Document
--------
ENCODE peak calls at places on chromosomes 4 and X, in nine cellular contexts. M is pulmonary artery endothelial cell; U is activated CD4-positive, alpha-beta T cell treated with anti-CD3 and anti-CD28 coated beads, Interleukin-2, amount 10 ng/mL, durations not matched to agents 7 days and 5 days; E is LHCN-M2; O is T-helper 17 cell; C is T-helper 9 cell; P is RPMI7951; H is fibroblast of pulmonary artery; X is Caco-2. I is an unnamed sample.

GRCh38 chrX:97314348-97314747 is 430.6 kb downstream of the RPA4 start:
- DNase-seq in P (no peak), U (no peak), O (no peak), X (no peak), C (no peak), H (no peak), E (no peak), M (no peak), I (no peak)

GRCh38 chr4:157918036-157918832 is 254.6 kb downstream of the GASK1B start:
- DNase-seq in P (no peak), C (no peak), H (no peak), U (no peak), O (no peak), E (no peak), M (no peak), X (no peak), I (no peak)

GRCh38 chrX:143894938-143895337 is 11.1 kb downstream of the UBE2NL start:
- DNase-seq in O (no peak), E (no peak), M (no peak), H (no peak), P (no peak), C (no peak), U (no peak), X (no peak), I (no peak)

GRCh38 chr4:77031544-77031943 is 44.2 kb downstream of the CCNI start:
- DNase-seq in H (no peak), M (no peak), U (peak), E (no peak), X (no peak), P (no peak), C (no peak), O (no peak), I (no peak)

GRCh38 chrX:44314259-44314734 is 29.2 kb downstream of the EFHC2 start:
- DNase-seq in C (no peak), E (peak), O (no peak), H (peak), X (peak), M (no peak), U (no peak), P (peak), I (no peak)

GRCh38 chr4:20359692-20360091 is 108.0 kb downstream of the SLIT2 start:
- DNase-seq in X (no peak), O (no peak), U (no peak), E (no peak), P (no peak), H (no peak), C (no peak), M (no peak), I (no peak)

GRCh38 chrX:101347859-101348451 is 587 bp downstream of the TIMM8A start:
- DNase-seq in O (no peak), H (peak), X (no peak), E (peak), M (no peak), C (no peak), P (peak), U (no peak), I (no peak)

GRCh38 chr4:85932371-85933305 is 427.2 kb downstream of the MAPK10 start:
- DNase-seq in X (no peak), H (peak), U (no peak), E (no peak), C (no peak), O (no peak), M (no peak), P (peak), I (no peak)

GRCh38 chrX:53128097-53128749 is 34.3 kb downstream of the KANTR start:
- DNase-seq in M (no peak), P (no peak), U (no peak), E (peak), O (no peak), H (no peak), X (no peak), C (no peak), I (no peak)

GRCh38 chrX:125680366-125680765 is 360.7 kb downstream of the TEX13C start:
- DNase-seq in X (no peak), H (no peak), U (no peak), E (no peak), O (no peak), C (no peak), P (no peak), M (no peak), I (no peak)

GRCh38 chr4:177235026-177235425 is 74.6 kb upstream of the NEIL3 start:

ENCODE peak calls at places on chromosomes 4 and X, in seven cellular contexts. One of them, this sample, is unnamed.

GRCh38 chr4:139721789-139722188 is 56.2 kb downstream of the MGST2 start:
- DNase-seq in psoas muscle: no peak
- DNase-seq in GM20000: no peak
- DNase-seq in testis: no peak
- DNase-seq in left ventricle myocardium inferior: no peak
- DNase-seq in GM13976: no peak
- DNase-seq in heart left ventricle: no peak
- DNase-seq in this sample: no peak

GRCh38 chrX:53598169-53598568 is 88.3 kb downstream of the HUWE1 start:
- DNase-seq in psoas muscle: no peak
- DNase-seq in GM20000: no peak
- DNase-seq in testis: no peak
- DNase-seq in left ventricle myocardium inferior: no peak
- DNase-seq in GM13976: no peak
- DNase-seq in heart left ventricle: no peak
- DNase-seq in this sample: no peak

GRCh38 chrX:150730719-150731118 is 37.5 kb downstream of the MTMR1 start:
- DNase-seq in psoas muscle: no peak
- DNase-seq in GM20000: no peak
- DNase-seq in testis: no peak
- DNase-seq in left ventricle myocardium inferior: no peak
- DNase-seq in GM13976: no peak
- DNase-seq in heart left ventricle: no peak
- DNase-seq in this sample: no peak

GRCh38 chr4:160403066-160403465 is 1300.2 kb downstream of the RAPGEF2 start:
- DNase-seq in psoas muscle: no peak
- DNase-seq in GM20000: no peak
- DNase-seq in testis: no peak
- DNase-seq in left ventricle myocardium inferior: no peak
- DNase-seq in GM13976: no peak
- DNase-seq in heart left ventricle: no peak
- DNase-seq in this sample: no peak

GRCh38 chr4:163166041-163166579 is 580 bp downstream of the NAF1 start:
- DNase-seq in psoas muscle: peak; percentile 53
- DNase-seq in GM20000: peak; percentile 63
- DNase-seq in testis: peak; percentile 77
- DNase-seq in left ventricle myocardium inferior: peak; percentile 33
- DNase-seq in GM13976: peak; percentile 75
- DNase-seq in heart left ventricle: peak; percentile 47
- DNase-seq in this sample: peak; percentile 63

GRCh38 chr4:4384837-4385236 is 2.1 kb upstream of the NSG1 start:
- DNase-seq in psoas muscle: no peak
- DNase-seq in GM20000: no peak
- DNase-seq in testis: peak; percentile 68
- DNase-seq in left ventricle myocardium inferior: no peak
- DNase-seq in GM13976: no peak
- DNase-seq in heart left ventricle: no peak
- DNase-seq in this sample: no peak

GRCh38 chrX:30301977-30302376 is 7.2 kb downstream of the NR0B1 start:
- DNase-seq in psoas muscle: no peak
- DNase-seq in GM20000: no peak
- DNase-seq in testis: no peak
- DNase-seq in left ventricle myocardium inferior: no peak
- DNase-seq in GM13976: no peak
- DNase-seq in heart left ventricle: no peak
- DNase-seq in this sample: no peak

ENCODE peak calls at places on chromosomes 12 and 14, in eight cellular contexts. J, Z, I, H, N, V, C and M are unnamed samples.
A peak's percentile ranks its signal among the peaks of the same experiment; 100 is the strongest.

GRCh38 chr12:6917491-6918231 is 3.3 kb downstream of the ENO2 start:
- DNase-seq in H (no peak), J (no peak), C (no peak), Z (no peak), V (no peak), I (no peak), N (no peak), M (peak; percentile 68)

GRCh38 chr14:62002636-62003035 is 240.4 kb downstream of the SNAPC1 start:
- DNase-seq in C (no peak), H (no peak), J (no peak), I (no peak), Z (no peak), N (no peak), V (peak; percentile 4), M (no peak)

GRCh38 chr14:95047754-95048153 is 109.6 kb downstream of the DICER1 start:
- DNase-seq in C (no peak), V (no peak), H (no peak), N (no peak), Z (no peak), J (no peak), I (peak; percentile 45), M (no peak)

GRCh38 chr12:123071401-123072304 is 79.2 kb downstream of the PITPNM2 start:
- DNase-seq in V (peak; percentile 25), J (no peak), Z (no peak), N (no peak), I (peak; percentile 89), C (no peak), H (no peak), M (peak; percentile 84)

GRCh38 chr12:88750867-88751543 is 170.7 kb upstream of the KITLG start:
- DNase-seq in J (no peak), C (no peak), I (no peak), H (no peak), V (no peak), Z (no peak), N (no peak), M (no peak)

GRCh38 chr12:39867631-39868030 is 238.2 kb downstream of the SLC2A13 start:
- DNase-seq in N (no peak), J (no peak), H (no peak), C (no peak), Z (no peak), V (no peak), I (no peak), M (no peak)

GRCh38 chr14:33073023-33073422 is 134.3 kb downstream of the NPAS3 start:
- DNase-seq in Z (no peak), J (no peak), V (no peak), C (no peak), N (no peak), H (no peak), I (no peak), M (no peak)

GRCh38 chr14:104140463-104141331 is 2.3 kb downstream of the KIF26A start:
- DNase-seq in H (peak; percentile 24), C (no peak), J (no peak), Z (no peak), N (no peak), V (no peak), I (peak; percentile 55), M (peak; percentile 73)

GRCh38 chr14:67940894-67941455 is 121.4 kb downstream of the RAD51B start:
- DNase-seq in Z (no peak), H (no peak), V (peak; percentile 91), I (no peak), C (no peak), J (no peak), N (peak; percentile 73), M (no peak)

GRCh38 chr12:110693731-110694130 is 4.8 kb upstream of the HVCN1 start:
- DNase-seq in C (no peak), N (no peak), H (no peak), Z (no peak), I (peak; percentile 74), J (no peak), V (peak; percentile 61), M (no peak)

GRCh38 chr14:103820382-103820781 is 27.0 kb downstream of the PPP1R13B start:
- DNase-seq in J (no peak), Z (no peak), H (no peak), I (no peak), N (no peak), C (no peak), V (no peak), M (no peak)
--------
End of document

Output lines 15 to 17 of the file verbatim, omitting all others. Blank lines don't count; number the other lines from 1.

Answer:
- DNase-seq in O (no peak), H (peak), X (no peak), E (peak), M (no peak), C (no peak), P (peak), U (no peak), I (no peak)

GRCh38 chr4:85932371-85933305 is 427.2 kb downstream of the MAPK10 start:
- DNase-seq in X (no peak), H (peak), U (no peak), E (no peak), C (no peak), O (no peak), M (no peak), P (peak), I (no peak)